I require myself and my teams to plan our whole week every Friday. I like to find something to focus on and start my day with the night before (bible verse or inspirational quote). I like to wake up early at 5:30/6 and start my day with something positive to meditate on. If I am cooking for my family I like to get that out of my way early in the morning. Once I start my work day I stay pretty focused and productive. If I can take a walk mid day I do. I prefer eating one meal a day and having small snacks throughout the day. My day is filled with many meetings, check ins, looking over drafts, drafting documents and phone calls. My work day usually ends at 5pm. I usually workout after work. All three of my kids play sports so I usually have to drive them to their practices. I improvise and workout during their practice by going for a walk or run. I usually wind down to go to bed by 9pm.
4. What's the most recent significant leadership lesson you've learned?
Understanding intent vs impact. Despite good intentions, try to set aside your own thoughts and feelings to center the impact that your actions had. While it can be difficult, it’s a key part of maintaining healthy relationships. One person’s intentions and another’s perception or experience are both valid, so context can be key when talking about intent versus impact. I constantly push myself to listen and understand different angles before making a decision.
5. What's one book that has had a profound impact on your leadership so far? Can you please briefly tell the story of how that book impacted your leadership?
Paulo Coelho's "The Alchemist". Alchemy was an ancient branch of study which involved converting ordinary metals into gold. The person who practiced it was referred to as an alchemist. But this term is used as a metaphor throughout the novel. During the journey of Santiago ( the shepherd ), he encounters an alchemist who helps him to find his ‘true-self’ and ultimately his path to the treasure. A leader is similar to an alchemist. We all are born ordinary, just like Santiago who knew nothing but herding sheep. But when we work under a good leader, he/she makes us realize that we can get converted into gold with the passage of time. You must also remember that even if there is no leader to guide us, we ourselves can become an alchemist and practice the art of converting the ordinary into extraordinary. So a good leader, along with converting himself into gold, helps his team to unlock their potential, rise above their limitations and finally convert them into gold. This can be achieved only if we follow our ‘personal legend’. One of my best assets as a leader is my ability to allow others to bring their best selves to work and to shine.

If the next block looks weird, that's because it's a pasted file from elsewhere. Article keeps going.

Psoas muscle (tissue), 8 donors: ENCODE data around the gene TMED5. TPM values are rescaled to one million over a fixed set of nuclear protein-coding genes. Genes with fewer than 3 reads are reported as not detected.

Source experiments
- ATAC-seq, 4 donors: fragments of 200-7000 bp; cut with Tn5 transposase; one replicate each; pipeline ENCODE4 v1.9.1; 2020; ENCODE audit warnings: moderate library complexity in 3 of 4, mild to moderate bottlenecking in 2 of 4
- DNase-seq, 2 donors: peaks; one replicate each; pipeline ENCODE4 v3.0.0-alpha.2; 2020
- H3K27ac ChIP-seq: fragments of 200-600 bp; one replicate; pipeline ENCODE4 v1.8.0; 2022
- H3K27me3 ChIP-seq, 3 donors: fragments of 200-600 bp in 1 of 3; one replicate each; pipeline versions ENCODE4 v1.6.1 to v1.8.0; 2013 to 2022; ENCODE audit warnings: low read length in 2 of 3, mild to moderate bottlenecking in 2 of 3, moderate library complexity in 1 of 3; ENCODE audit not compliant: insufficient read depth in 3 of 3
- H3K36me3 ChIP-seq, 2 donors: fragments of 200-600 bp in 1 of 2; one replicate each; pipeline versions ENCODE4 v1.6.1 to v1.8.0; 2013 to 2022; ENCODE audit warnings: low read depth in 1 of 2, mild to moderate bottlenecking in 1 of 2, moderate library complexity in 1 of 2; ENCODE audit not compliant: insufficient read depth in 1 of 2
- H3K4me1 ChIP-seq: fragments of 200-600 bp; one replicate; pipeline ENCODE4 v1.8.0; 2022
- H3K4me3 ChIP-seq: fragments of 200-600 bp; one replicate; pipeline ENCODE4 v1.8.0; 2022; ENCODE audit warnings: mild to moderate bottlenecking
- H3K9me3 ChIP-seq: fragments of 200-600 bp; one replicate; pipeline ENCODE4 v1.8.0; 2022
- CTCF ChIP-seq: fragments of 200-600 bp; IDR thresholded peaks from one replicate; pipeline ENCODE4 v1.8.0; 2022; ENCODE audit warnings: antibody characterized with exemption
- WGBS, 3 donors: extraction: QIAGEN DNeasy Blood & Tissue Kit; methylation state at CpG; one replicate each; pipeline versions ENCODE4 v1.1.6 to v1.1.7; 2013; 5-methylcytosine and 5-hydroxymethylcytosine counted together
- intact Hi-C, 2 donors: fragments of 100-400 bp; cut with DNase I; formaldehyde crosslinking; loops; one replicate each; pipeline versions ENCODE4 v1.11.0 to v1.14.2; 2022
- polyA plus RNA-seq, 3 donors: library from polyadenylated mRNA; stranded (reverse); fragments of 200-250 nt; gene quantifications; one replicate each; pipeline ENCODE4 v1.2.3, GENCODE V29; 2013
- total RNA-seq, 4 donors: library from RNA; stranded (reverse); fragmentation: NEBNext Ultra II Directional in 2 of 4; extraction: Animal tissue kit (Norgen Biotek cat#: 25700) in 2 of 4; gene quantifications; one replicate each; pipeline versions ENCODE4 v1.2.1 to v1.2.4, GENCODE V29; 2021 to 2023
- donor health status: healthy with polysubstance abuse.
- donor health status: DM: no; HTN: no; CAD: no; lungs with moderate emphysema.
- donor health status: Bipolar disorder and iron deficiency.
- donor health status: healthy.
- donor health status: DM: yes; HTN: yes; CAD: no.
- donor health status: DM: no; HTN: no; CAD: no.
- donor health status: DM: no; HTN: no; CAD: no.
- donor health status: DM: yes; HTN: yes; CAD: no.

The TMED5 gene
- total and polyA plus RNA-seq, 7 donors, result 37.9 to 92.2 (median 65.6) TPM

6. How do you build leadership capacity in a large enterprise?
You can build leadership capacity by building mastery, it helps drive engagement. Getting better at something makes you want to continue pushing forward, even when it’s difficult. Taking ownership of awareness is key. Genuine appreciation of others is essential to leadership capacity building. Inspiring followership - inspiring others to bring visions to reality. It is also important to show competency in what you are asking others to do. Most importantly, be direct with feedback.
7. What is one meaningful story that comes to mind from your time as a CEO or executive of a large enterprise so far?
One of my managers was struggling with one of their employees. They asked if I could help manage the employee. I decided to have a one on one check in with the staff member. During that check we decided to check in regularly and I decided to mentor that employee. I saw tremendous growth in that employee in a short time. This was extremely meaningful because I learned a lot about that employee personally. That knowledge helped me to mentor them.